message that they'll curtail their program temporarily if we somehow pull troops out of the peninsula or if we stop this, that or the other. we need to strengthen our anti-missile defense, and we don't need to reward bad behavior. >> melissa: we have a map. it shows where this missile is capable of. there it is. where this missile is capable of reaching. and it's staggering. it's frightening to a lot of people that are within this range. we've gotten to a new level of dangerous here. is it time for action beyond these things we're talking about, which are sanctions which are economic pressure, time for real action. >> i think the thing that you have to remember about this is that they will poke and do everything that they can to illicit a response. but short of behaving poorly with some horrific act, you
aren't left with a loft actions. kim jong-un needs to understand that if he does miscalculate and commits a bad act, that we will destroy north korea. it's as simple as that. if he attacks us or attacks any of our allies with nuclear weapon that is the instant destruction of north korea. that has to be what's on the table. we can't make concessions, as he tries to strengthen his portfolio with bad behavior. every dictator that goes down this path miscalculates and they're dead and their country has great destruction that follows it. the sad thing is, he seems set on this path. but we can't give good behavior following his bad. >> melissa: let me ask you about the g-20 as well. all of this is happening against the back drop of this other meeting. north korea is not the only major issue that is on the president's plate right now. he's also gonna meet with vladamir putin. what do you think needs to be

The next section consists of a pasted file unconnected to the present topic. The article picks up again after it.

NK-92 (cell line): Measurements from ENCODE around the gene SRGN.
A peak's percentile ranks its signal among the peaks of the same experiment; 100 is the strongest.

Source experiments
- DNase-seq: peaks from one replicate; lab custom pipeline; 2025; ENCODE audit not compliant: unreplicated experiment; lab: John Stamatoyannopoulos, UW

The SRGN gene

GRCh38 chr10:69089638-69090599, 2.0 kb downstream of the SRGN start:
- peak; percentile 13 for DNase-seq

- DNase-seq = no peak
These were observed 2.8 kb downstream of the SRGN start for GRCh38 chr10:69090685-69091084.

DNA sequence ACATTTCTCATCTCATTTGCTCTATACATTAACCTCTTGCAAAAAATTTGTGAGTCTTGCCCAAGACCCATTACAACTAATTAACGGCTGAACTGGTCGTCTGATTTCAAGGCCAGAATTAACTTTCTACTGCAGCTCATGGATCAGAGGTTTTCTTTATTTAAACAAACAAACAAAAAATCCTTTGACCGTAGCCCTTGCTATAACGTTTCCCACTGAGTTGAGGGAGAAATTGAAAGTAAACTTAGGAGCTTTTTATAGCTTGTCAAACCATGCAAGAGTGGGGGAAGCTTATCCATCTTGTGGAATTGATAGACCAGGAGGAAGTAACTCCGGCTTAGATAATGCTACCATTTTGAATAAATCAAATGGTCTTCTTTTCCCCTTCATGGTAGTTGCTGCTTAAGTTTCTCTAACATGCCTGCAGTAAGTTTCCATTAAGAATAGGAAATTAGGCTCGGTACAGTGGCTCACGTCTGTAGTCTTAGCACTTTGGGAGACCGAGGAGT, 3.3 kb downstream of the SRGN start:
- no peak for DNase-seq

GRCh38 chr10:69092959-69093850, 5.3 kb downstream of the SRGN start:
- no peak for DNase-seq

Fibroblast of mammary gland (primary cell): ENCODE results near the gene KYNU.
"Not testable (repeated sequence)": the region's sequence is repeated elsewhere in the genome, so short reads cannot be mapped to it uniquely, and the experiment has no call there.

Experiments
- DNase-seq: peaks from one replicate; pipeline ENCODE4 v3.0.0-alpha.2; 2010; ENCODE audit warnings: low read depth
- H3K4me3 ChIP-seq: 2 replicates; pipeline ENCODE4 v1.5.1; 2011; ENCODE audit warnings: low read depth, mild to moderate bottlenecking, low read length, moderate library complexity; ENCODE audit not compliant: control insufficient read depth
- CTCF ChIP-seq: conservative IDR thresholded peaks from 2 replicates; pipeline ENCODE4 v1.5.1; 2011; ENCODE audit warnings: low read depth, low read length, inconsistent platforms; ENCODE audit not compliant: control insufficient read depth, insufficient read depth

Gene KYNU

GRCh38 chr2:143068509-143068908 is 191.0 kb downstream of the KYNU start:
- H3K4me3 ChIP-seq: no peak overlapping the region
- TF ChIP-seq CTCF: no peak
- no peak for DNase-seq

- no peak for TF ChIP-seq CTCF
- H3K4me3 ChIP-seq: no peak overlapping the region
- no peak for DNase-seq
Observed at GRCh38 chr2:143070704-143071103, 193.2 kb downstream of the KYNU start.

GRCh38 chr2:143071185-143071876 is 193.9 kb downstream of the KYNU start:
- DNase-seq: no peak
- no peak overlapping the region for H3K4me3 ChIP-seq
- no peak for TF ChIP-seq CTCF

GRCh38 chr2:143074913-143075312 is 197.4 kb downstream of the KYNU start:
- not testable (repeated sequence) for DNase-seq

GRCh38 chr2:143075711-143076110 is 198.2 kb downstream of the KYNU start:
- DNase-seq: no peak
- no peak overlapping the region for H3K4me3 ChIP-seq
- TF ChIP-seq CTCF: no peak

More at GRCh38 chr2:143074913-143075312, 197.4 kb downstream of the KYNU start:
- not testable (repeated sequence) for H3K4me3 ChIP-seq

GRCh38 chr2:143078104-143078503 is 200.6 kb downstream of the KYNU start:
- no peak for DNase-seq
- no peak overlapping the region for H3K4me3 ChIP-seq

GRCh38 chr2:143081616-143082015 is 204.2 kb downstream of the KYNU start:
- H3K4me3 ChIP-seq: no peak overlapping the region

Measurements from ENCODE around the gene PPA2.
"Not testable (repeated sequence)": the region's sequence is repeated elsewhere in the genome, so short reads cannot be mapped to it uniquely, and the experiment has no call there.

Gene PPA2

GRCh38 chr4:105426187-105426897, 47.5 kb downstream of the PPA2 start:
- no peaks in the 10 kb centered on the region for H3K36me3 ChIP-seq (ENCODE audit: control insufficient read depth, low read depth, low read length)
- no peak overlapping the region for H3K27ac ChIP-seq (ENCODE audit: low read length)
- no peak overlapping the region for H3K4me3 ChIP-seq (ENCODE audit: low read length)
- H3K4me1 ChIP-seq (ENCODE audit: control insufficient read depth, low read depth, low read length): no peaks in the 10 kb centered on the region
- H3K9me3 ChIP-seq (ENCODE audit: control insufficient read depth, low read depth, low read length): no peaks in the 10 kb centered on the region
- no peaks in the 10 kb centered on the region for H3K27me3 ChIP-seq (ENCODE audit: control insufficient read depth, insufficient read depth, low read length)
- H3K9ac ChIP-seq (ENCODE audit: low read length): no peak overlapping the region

achieved there? what do you expect? >> i think it's important for the president to immediately lay down the nonnegotiables. this is their first meeting where they will talk of things of substance. i think it's important that the president says that article 5 of nato, nonnegotiable. we're not going to play games with article 5. the other thing that's important is that he recognizes that russia obviously with the port of tartus and the air field they have interest in syria, however, russia can be a player in a post assad governance. we continue to reduce raka with the allies that are there on the ground with the free syrians to eliminate isis. what's important is we open those discussions for what a post syrian conflict looks like and a post iraq conflict looks like in the greater sphere because they are interconnected.